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Results: 5

1.
Figure 3

Figure 3. From: Sound localization skills in children who use bilateral cochlear implants and in children with normal acoustic hearing.

Relationship between sound localization accuracy (as quantified by RMS error) and spatial acuity (as quantified by minimum audible angle). CNT: MAA could not be calculated because CIAG did not perform at above chance levels on the maximum angle separation (±70°).

Tina M. Grieco-Calub, et al. Ear Hear. ;31(5):645-656.
2.
Figure 1

Figure 1. From: Sound localization skills in children who use bilateral cochlear implants and in children with normal acoustic hearing.

Individual performance on the sound source identification task in the NH group (A) and the BICI group (B). The size of the dots represents the number of responses for a given target location. Larger dots reflect a greater number of responses. The diagonal line represents perfect performance. Letters in the parentheses indicate the subgroup that each child in the BICI group belongs to based on performance.

Tina M. Grieco-Calub, et al. Ear Hear. ;31(5):645-656.
3.
Figure 4

Figure 4. From: Sound localization skills in children who use bilateral cochlear implants and in children with normal acoustic hearing.

Individual performance of the BICI group on the sound source identification task (as quantified by RMS error) when using a single CI (squares). Data from the bilateral condition (circles, from Figure 2B) are plotted for comparison. Data are plotted along the x-axis similarly as in Figure 2B. Letters in the parentheses indicate the subgroup that each child in the BICI group belongs to based on performance. The diamond symbols represent the two children who were tested with the noise stimulus. The dotted line represents chance performance for the 7-AFC task and the dashed line represents chance performance for the 15-AFC task.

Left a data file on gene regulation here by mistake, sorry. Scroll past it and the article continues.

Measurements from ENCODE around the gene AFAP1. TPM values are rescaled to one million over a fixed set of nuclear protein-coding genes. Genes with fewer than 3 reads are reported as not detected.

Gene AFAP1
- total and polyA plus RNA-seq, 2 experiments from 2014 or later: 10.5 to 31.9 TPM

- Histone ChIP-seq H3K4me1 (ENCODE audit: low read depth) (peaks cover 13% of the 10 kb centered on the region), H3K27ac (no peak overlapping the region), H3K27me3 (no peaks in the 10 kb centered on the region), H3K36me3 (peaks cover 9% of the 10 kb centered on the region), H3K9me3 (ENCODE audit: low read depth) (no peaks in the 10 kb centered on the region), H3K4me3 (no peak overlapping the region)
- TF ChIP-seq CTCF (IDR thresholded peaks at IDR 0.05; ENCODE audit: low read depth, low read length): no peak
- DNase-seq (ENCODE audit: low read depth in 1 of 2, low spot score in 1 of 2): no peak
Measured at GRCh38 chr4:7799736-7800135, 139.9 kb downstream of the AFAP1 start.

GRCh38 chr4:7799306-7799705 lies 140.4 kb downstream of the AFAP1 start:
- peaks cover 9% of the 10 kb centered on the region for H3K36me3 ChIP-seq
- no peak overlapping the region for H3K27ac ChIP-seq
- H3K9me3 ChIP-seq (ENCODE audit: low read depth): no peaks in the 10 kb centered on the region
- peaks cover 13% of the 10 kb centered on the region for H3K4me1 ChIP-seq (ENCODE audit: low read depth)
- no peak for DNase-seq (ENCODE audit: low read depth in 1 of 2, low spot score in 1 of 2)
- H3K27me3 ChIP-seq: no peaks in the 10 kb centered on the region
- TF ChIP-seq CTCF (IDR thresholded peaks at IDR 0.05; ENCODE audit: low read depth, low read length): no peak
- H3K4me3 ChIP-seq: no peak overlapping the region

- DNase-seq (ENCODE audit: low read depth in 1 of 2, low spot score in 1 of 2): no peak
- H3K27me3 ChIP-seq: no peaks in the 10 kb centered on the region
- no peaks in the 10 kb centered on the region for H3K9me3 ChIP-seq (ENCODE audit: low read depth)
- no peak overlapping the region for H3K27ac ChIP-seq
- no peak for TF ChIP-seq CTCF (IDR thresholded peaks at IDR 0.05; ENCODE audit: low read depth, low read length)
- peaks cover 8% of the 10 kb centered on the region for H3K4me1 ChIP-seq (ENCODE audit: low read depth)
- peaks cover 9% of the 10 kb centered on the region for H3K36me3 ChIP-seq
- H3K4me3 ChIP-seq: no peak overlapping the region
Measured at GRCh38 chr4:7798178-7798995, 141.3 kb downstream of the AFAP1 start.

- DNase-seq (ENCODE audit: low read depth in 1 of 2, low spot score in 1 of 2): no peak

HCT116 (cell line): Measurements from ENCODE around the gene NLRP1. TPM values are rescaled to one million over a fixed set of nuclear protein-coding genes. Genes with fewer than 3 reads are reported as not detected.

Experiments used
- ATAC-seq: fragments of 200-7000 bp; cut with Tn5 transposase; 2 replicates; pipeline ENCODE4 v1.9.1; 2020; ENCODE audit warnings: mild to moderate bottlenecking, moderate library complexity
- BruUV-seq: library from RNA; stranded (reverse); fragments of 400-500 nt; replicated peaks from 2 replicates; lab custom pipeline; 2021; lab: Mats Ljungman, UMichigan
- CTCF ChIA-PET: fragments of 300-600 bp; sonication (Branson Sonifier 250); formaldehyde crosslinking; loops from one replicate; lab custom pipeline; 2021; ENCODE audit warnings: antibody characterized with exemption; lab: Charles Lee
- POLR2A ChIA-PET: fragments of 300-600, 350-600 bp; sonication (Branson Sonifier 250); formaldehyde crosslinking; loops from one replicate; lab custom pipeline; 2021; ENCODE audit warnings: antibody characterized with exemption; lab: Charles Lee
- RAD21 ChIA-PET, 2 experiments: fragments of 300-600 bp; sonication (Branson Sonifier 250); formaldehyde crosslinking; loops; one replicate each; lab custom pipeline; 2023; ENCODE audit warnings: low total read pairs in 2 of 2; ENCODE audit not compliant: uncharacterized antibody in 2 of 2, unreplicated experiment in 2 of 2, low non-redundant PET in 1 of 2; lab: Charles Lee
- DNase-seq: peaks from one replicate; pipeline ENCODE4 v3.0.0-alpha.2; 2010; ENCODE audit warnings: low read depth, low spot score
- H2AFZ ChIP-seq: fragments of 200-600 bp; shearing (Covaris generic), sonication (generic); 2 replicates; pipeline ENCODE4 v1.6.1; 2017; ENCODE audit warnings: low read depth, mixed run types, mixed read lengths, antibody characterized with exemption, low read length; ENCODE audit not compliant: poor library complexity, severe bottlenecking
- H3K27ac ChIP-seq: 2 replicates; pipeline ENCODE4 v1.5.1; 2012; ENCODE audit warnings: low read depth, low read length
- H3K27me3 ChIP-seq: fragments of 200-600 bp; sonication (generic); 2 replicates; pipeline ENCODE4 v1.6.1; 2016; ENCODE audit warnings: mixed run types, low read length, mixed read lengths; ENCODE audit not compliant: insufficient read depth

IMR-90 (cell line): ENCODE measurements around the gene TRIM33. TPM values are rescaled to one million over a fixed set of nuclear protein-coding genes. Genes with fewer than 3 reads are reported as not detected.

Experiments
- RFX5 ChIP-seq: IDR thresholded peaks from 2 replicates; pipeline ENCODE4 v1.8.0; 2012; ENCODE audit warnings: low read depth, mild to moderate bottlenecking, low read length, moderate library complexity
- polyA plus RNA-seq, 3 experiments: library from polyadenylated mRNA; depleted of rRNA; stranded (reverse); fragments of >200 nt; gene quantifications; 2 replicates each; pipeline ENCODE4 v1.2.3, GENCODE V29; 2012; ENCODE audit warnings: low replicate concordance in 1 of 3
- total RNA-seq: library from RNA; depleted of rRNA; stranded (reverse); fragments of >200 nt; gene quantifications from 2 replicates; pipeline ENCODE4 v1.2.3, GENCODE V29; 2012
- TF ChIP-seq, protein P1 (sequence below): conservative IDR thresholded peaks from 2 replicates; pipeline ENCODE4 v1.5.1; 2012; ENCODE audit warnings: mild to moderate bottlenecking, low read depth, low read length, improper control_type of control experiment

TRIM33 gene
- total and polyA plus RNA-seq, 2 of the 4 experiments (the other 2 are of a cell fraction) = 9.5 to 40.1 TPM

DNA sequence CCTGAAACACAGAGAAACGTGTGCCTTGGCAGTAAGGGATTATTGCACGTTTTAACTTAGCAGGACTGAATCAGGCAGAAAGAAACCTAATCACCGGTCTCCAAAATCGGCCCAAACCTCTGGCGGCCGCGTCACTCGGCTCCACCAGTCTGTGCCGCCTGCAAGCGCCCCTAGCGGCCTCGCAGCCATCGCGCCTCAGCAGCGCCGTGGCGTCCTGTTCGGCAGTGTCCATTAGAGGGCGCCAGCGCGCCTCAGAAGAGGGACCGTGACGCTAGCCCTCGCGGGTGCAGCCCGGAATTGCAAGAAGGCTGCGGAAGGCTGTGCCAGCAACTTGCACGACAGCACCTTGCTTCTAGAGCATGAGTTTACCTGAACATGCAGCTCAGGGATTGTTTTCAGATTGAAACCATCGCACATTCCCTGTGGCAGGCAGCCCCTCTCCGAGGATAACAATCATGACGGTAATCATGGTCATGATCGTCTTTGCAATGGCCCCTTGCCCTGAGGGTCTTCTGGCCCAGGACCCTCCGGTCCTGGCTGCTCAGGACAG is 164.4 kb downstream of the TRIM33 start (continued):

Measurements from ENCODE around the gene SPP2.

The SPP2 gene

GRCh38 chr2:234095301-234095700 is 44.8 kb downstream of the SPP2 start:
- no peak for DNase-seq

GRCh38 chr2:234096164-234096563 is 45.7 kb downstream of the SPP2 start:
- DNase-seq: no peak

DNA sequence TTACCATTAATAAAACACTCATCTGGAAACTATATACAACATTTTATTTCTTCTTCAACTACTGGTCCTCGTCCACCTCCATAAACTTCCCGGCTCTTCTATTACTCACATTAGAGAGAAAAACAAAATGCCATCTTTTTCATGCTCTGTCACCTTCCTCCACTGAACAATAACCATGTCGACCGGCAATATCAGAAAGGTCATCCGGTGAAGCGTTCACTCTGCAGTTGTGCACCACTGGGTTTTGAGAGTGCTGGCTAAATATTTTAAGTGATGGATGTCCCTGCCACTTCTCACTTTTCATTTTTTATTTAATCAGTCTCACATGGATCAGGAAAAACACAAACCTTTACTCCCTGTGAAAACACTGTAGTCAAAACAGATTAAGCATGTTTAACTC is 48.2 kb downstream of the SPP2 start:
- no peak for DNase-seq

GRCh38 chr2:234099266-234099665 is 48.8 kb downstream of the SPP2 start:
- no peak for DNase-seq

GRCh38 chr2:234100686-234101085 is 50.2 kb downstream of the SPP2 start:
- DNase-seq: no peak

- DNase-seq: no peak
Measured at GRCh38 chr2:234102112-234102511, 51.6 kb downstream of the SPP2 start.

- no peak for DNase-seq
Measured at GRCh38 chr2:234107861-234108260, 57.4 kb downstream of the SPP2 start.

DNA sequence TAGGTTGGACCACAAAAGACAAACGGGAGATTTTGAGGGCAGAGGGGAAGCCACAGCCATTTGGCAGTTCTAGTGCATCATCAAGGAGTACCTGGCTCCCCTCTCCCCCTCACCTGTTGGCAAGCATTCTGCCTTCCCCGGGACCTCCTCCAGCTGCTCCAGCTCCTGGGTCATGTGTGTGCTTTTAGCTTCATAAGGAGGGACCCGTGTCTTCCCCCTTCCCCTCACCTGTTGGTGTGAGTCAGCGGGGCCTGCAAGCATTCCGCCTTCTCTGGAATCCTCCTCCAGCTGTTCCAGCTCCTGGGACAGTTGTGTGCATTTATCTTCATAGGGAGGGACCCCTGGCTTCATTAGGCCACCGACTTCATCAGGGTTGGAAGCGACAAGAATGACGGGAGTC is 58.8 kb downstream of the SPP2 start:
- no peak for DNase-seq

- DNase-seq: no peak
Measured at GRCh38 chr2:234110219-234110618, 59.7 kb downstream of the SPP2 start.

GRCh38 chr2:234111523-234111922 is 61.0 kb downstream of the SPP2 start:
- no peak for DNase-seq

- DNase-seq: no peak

Tina M. Grieco-Calub, et al. Ear Hear. ;31(5):645-656.
4.
Figure 2

Figure 2. From: Sound localization skills in children who use bilateral cochlear implants and in children with normal acoustic hearing.

Individual performance on the sound source identification task (as quantified by RMS error) for the NH group (A) and the BICI group when using both implants (B). In both panels, data are plotted along the x-axis from small RMS errors (better performance) to large RMS errors (i.e., poorer performance). Letters in the parentheses indicate the subgroup that each child in the BICI group belongs to based on performance. The gray diamonds represent the two children who were tested with the noise stimulus. The dotted line represents chance performance for the 7-AFC task and the dashed line represents chance performance for the 15-AFC task.

Tina M. Grieco-Calub, et al. Ear Hear. ;31(5):645-656.
5.
Figure 5

Figure 5. From: Sound localization skills in children who use bilateral cochlear implants and in children with normal acoustic hearing.

Changes in sound localization abilities in children after 7–21 months of bilateral experience. RMS errors under the bilateral listening condition (circles) and the unilateral listening condition with the first CI (squares), as well as minimum audible angle (MAA) under the bilateral listening condition (triangles) are illustrated for 11 children who participated in the task on two sequential visits. Three groups of children emerged: children who had RMS errors of >50° in the bilateral condition at visits 1 and 2 (top row), children who had and improvement of10° or more in sound source identification between visits 1 and 2 (middle row), and children who RMS errors of ≤30° in the bilateral condition at visits 1 and 2 (bottom row).

Tina M. Grieco-Calub, et al. Ear Hear. ;31(5):645-656.

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